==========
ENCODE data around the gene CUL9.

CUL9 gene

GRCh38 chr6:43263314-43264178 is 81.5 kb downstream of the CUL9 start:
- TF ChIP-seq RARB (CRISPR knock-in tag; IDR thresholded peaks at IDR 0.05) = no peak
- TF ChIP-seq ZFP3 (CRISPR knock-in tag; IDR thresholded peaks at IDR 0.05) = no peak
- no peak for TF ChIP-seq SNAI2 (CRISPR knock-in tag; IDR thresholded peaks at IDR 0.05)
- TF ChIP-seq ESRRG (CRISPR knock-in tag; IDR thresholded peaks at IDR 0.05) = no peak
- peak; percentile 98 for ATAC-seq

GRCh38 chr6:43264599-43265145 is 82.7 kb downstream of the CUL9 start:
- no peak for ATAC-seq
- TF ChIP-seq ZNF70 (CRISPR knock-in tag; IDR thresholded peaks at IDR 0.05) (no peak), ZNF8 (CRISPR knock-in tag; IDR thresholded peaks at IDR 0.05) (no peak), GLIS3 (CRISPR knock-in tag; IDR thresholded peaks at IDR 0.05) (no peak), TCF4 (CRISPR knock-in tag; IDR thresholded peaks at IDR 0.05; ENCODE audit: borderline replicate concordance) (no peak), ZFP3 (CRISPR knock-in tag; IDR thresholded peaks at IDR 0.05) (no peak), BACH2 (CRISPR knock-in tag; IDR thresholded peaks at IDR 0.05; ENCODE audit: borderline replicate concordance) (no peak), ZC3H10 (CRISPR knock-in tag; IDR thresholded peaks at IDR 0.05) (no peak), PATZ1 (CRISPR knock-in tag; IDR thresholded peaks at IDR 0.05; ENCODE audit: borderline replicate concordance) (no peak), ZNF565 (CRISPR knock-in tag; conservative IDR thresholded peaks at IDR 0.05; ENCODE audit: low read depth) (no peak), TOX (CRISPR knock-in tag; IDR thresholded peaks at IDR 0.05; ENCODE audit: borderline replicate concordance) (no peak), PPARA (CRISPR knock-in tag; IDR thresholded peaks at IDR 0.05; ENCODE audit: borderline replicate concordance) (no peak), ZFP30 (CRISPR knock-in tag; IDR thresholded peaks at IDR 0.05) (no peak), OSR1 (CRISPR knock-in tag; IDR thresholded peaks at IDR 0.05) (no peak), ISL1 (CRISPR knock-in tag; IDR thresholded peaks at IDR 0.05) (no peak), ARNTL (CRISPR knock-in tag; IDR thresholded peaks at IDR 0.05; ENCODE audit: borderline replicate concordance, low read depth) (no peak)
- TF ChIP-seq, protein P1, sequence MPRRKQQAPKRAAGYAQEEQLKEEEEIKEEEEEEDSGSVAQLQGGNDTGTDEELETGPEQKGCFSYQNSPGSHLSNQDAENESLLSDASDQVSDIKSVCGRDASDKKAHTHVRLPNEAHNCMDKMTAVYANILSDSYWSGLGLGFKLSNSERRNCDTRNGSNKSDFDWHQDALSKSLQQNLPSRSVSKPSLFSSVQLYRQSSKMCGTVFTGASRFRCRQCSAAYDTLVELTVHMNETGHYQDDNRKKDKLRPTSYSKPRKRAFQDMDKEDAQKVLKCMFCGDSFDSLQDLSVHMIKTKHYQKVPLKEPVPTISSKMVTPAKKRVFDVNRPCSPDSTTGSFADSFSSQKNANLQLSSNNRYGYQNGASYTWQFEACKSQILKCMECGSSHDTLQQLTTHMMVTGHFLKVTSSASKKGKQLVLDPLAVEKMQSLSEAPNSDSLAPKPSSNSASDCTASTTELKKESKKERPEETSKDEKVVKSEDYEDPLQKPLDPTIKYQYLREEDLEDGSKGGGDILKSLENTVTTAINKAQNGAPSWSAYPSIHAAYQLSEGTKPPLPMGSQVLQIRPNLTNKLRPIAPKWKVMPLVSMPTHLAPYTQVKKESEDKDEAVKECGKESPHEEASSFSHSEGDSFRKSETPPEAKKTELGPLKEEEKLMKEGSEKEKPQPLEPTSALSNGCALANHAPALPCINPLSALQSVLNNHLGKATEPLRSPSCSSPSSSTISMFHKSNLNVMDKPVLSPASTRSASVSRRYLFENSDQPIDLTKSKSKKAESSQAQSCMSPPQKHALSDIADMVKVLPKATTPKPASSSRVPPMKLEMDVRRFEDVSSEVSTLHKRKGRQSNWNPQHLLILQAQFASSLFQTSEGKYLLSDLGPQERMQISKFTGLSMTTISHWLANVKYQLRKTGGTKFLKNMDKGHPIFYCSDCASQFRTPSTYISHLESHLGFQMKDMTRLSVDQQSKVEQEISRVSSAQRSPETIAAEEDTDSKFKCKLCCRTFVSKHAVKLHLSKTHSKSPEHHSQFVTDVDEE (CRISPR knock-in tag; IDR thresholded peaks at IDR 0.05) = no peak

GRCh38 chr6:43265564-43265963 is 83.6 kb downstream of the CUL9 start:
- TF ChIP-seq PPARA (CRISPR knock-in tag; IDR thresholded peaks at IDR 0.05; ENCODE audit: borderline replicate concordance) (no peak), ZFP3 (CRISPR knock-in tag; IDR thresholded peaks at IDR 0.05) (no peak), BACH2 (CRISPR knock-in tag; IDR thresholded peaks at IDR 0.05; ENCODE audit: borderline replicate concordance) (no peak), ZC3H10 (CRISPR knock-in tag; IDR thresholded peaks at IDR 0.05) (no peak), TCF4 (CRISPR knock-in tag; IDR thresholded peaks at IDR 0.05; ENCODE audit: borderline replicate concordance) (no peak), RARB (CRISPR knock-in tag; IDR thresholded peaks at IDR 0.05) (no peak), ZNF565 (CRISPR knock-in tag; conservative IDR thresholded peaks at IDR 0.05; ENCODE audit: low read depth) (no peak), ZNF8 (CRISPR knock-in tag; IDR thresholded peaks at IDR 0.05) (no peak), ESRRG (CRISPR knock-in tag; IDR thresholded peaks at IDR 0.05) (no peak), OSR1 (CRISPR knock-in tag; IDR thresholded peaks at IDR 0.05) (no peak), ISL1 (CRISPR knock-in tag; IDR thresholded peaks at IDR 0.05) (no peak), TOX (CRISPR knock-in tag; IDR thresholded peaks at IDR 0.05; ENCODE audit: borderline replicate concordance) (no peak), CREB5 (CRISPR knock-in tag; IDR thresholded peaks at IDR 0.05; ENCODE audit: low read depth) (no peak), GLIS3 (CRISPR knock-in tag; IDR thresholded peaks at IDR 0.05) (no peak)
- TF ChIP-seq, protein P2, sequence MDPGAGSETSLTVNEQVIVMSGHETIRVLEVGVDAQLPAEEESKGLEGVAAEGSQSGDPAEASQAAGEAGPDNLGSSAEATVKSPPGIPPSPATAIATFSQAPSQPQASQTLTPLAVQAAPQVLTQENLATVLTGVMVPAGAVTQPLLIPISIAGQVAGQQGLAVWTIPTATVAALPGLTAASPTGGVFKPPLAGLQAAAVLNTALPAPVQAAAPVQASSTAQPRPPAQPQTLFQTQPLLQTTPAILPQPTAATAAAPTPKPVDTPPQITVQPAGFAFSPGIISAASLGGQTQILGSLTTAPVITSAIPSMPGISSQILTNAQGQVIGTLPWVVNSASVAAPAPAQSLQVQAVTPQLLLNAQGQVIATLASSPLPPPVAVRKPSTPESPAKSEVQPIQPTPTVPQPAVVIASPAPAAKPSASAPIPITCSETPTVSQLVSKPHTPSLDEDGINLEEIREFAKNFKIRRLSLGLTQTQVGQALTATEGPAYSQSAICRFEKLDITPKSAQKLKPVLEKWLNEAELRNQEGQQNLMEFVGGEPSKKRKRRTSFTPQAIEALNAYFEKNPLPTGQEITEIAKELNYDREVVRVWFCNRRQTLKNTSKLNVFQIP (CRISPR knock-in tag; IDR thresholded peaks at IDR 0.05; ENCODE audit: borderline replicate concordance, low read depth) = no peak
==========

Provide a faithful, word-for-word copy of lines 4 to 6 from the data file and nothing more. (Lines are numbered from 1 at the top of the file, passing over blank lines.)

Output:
- TF ChIP-seq RARB (CRISPR knock-in tag; IDR thresholded peaks at IDR 0.05) = no peak
- TF ChIP-seq ZFP3 (CRISPR knock-in tag; IDR thresholded peaks at IDR 0.05) = no peak
- no peak for TF ChIP-seq SNAI2 (CRISPR knock-in tag; IDR thresholded peaks at IDR 0.05)